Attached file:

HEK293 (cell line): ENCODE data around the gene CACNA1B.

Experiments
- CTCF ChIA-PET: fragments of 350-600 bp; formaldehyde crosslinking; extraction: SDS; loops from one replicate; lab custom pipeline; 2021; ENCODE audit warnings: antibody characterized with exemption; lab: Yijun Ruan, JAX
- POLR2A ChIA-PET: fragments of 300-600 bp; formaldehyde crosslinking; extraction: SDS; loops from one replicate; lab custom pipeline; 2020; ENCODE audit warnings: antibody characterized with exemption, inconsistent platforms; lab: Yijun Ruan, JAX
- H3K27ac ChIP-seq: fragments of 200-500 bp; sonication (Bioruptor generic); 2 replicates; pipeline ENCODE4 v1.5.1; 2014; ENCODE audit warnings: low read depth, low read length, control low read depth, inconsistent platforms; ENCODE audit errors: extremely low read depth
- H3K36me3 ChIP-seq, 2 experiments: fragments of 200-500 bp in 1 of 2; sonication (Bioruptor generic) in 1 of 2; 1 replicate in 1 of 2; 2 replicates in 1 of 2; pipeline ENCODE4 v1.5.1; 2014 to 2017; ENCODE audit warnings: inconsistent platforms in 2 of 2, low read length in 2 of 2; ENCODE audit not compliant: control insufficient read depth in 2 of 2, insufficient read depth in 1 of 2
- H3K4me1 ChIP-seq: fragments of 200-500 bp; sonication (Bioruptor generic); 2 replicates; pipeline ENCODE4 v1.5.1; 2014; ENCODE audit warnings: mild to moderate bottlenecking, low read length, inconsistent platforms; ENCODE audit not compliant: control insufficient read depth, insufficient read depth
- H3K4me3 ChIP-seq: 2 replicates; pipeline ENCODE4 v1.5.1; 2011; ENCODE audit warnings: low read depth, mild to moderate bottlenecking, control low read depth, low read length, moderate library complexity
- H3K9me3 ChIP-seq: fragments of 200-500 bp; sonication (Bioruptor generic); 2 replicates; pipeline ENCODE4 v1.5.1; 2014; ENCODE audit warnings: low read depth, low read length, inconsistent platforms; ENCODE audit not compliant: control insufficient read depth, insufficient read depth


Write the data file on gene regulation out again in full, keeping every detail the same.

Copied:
HEK293 (cell line): ENCODE data around the gene CACNA1B.

Experiments
- CTCF ChIA-PET: fragments of 350-600 bp; formaldehyde crosslinking; extraction: SDS; loops from one replicate; lab custom pipeline; 2021; ENCODE audit warnings: antibody characterized with exemption; lab: Yijun Ruan, JAX
- POLR2A ChIA-PET: fragments of 300-600 bp; formaldehyde crosslinking; extraction: SDS; loops from one replicate; lab custom pipeline; 2020; ENCODE audit warnings: antibody characterized with exemption, inconsistent platforms; lab: Yijun Ruan, JAX
- H3K27ac ChIP-seq: fragments of 200-500 bp; sonication (Bioruptor generic); 2 replicates; pipeline ENCODE4 v1.5.1; 2014; ENCODE audit warnings: low read depth, low read length, control low read depth, inconsistent platforms; ENCODE audit errors: extremely low read depth
- H3K36me3 ChIP-seq, 2 experiments: fragments of 200-500 bp in 1 of 2; sonication (Bioruptor generic) in 1 of 2; 1 replicate in 1 of 2; 2 replicates in 1 of 2; pipeline ENCODE4 v1.5.1; 2014 to 2017; ENCODE audit warnings: inconsistent platforms in 2 of 2, low read length in 2 of 2; ENCODE audit not compliant: control insufficient read depth in 2 of 2, insufficient read depth in 1 of 2
- H3K4me1 ChIP-seq: fragments of 200-500 bp; sonication (Bioruptor generic); 2 replicates; pipeline ENCODE4 v1.5.1; 2014; ENCODE audit warnings: mild to moderate bottlenecking, low read length, inconsistent platforms; ENCODE audit not compliant: control insufficient read depth, insufficient read depth
- H3K4me3 ChIP-seq: 2 replicates; pipeline ENCODE4 v1.5.1; 2011; ENCODE audit warnings: low read depth, mild to moderate bottlenecking, control low read depth, low read length, moderate library complexity
- H3K9me3 ChIP-seq: fragments of 200-500 bp; sonication (Bioruptor generic); 2 replicates; pipeline ENCODE4 v1.5.1; 2014; ENCODE audit warnings: low read depth, low read length, inconsistent platforms; ENCODE audit not compliant: control insufficient read depth, insufficient read depth